Note to editors and news directors: To arrange interviews with members of the MBA students’ team and their advisors, contact Public Affairs at (323) 343-3050. (See photos below release.)
As merger looms, team creates best-case scenario
their ‘blank check’ case study earns top North American honors
Los Angeles, CA – When American Apparel went public in an innovative $800 million merger with a “blank check” corporation last month, a team of Cal State L.A. graduate business students clearly saw it coming.
They had, after all, “cased” the Los Angeles-based casual-clothing business, and their study had recently earned them the North American Case Research Association’s (NACRA) Outstanding Student-written Case Award.
According to the five-member team’s case synopsis: “American Apparel…had become the largest vertically-integrated garment manufacturer in the U.S., bucking a trend in the garment industry to outsource manufacturing to low-cost countries.” The style of its founder and CEO “generated controversy that most publicly traded companies eschewed….
“The very way the company had chosen to go public indicated much about the CEO’s refusal to conform to tradition: (it) would merge with the publicly traded specialty acquisition corporation, Endeavor…. Would outsiders’ scrutiny of its CEO, its provocative marketing, and progressive personnel policies and social agenda force the company to make changes in strategy and culture?”
The Cal State L.A. study team included Christina Eaves, Sandy Johnson, Lisa Tousant, Sheridan Mascarenhas and William Drescher. Management professors Ellen Drost and Stephen McGuire served as advisors.
The students relied on more than 100 sources, including interviews, a fieldtrip to the company, articles and published financial reports. Eaves said, “Every interview we watched or article we read provided a little piece of information, which we were able to compile into a well-documented case study.”
In a complementary case study, the same Cal State L.A. team examined New York-based Endeavor Acquisition Corp., what Johnson called a shell corporation of Wall Street investors created solely to acquire promising companies. Officially it’s a SPAC—a Special Purpose Acquisition Company. Colloquially they’re called “blank-check” corporations, said Johnson.
“They’re in it to make money,” she said. “So they look for a company that’s a rising star. SPACs are a relatively new vehicle to take private companies public, but the jury is out as to how well they will perform in this function.”
According to the American Stock Exchange (Amex), in December when Endeavor acquired American Apparel in a transaction valued at more than $800 million in stock, cash and assumption of debt, it gained a provocative apparel company with more than 6,700 employees, more than 175 retail stores, operations in 13 countries, and a wholesale business supplying T-shirts and other casual wear to distributors and screen printers.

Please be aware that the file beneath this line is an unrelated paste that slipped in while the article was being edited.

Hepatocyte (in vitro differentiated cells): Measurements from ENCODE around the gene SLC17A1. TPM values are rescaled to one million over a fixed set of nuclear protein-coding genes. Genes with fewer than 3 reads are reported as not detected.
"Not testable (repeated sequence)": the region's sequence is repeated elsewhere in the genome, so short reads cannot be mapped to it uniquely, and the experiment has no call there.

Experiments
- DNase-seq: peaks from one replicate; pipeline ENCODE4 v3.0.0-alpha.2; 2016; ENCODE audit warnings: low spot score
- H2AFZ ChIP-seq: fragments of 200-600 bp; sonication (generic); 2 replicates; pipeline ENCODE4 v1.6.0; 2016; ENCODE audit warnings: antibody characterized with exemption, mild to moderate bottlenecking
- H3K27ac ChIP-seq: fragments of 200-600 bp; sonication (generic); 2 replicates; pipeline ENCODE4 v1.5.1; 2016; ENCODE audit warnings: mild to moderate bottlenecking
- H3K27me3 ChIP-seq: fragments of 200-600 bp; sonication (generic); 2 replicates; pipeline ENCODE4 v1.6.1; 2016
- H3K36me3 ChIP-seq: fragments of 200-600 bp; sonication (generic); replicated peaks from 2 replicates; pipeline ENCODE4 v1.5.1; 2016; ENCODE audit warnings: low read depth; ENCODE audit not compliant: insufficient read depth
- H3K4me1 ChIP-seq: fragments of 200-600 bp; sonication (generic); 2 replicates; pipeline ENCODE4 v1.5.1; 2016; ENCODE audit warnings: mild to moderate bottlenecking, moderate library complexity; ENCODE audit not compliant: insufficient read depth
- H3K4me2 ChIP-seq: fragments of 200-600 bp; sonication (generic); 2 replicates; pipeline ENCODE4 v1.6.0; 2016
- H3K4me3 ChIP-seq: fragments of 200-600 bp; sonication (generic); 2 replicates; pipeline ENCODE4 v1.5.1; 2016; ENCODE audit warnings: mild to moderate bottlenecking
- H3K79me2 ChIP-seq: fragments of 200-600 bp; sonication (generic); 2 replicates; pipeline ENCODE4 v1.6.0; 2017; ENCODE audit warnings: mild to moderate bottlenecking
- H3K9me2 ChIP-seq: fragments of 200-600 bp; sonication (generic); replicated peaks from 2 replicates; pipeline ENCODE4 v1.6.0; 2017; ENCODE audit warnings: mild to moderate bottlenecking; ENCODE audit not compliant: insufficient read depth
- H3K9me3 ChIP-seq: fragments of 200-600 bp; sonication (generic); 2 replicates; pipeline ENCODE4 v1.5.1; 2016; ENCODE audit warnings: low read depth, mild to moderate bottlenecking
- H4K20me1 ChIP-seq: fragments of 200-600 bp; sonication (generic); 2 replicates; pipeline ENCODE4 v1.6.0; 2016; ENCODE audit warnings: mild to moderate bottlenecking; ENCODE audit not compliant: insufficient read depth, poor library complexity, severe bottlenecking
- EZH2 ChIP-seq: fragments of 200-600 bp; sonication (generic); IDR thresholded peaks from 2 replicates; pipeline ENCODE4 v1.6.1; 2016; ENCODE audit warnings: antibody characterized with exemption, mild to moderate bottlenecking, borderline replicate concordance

With American Apparel anchored in downtown Los Angeles, about five miles from Cal State L.A., the close-at-hand, cutting-edge case study provided a new, emerging teaching structure, what Professor McGuire calls “a rich learning experience for the researcher well beyond textbook and lectures.”
The analysis has been prepared for publication in Case Research Journal.
Along with the American Apparel and Endeavor Acquisitions projects, two other Cal State L.A. student-written case studies were among the roughly 100 accepted for the 2007 NACRA conference (held in Keystone, Colo., in October). David Linnevers, Oxana Lavrova and Ryan Tash were also nominated for their study of Megatoys. Tash’s examination with Omar Ba-Akeel of the case of The Coffee Bean & Tea Leaf was also accepted by NACRA. Megatoys and The Coffee Bean & Tea both operate internationally with headquarters in Los Angeles.
The student teams competed with doctoral and master’s students from North America, Europe, Asia and Australia. Professor Kern Kwong also served as an advisor.
According to McGuire, Cal State L.A. students have prepared more than 50 case studies in the past four years and are continuing case research on local entrepreneurs. Companies interested in being the focus of a student-written case study are invited to contact the University’s Entrepreneurship Institute at (323) 343-2897 or email McGuire at email@example.com.
High-resolution photos available upon request.
Cal State L.A. participants at the North American Case Research Association meeting in Colorado included (l-r) Sandy Johnson, Lisa Tousant, Professor Stephen McGuire, Christina Eaves and Ryan Tash. Johnson, Tousant and Eaves were on the team honored for its study of American Apparel, Inc. Tash’s study focused on Megatoys.
Christina Eaves (l) and Sandy Johnson (r) worked with three other business graduate students to develop an award-winning case study of American Apparel.
Working for California since 1947: The 175-acre hilltop campus of California State University, Los Angeles is at the heart of a major metropolitan city, just five miles from Los Angeles’ civic and cultural center. More than 20,000 students and 200,000 alumni—with a wide variety of interests, ages and backgrounds—reflect the city’s dynamic mix of populations. Six colleges offer nationally recognized science, arts, business, criminal justice, engineering, nursing, education and humanities programs, among others, led by an award-winning faculty. Cal State L.A. is home to the critically-acclaimed Luckman Jazz Orchestra and to a unique university center for gifted students as young as 12. Among programs that provide exciting enrichment opportunities to students and community include an NEH- and Rockefeller-supported humanities center; a NASA-funded center for space research; and a growing forensic science program, housed in the Hertzberg-Davis Forensic Science Center. www.calstatela.edu